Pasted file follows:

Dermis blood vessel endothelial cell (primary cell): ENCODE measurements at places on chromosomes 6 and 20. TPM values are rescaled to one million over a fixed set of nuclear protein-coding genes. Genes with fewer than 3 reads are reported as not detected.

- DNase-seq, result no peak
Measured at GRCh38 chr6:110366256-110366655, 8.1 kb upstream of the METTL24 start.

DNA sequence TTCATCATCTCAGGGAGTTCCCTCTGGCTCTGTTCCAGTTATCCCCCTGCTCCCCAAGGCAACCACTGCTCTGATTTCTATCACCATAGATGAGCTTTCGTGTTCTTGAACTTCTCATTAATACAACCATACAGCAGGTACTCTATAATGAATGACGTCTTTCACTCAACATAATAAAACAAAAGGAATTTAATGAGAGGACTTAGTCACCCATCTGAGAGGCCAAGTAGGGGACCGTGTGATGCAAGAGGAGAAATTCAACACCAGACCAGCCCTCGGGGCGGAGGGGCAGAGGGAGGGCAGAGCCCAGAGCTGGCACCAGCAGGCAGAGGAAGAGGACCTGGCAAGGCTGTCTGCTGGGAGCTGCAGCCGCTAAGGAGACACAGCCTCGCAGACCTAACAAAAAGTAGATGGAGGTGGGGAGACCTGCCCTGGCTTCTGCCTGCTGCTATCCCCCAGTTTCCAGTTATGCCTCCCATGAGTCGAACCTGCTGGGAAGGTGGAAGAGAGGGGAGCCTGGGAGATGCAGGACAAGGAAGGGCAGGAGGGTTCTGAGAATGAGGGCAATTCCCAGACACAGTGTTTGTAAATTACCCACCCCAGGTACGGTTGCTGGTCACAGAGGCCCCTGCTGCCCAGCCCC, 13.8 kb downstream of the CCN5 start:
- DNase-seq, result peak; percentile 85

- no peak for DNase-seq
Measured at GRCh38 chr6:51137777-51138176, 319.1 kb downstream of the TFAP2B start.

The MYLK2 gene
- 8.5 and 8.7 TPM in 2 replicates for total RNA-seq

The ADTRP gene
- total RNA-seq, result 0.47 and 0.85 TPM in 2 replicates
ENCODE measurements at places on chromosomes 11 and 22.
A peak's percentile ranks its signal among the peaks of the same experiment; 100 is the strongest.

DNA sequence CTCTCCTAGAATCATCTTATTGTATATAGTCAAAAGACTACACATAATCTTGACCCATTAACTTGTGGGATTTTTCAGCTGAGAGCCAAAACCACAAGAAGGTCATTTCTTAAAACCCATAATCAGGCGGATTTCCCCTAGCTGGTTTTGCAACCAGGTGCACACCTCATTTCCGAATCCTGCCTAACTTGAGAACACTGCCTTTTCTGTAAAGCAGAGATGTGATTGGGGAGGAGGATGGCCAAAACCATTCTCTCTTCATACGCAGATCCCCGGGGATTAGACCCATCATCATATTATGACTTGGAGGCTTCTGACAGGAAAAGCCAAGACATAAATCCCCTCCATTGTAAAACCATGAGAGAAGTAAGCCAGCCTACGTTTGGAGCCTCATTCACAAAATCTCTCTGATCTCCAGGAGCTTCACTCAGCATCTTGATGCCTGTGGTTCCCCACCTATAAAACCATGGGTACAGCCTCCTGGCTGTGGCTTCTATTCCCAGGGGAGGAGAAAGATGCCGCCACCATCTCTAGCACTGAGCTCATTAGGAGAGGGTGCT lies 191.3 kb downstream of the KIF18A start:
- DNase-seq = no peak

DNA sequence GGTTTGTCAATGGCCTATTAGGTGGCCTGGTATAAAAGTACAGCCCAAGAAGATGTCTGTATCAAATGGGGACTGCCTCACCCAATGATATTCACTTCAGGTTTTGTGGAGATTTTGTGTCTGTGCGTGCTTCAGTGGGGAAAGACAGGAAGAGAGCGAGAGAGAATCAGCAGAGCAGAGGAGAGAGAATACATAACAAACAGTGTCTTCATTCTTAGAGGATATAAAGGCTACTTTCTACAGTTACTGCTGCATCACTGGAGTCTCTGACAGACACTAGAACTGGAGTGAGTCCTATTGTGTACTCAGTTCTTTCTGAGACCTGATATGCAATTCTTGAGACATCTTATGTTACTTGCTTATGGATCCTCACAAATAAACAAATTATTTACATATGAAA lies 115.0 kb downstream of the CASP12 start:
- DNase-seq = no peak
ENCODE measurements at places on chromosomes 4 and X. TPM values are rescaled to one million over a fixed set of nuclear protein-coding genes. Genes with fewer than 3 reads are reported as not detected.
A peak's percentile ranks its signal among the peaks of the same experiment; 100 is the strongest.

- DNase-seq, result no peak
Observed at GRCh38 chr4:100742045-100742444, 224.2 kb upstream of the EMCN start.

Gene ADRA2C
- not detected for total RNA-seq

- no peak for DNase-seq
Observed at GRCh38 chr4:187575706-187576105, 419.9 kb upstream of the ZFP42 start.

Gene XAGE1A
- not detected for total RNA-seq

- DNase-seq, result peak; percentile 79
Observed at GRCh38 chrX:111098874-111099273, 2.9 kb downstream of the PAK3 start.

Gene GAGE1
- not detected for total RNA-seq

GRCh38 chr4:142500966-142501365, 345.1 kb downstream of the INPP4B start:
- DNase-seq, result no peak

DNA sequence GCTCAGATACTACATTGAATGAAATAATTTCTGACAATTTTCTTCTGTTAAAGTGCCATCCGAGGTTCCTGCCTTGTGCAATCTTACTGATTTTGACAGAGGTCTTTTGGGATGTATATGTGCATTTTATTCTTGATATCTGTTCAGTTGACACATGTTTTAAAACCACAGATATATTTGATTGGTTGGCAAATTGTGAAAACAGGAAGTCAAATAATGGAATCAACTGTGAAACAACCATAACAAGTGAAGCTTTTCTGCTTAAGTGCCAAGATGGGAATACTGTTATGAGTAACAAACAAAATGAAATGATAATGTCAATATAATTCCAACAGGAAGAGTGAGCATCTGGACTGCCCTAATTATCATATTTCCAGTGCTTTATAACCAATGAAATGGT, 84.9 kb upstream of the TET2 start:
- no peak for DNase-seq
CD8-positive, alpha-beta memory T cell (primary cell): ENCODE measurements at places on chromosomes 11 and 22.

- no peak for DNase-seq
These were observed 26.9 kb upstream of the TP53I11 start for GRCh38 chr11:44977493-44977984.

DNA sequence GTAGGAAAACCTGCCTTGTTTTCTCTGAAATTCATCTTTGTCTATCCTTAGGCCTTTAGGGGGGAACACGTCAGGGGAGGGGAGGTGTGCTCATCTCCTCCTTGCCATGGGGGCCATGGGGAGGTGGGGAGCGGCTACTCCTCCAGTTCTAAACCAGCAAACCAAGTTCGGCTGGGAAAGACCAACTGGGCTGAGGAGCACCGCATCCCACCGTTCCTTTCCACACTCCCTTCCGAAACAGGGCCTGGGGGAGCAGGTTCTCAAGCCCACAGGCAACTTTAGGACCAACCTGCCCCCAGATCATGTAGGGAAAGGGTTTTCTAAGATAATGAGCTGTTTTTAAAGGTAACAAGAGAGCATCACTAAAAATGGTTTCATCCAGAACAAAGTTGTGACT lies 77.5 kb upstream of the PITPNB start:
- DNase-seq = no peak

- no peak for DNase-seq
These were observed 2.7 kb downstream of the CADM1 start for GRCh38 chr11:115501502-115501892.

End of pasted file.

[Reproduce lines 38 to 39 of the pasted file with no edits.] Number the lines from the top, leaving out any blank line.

These were observed 26.9 kb upstream of the TP53I11 start for GRCh38 chr11:44977493-44977984.

DNA sequence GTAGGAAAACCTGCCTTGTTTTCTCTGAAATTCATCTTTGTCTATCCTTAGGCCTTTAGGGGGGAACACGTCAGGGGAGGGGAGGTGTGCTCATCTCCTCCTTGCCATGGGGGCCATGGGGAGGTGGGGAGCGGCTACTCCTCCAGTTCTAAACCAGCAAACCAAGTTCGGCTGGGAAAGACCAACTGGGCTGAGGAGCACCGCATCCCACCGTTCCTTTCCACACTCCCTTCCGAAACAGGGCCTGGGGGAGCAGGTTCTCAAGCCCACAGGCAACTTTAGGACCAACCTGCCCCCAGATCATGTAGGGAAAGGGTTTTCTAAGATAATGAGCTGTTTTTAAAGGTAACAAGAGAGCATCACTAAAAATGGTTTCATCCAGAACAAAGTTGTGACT lies 77.5 kb upstream of the PITPNB start: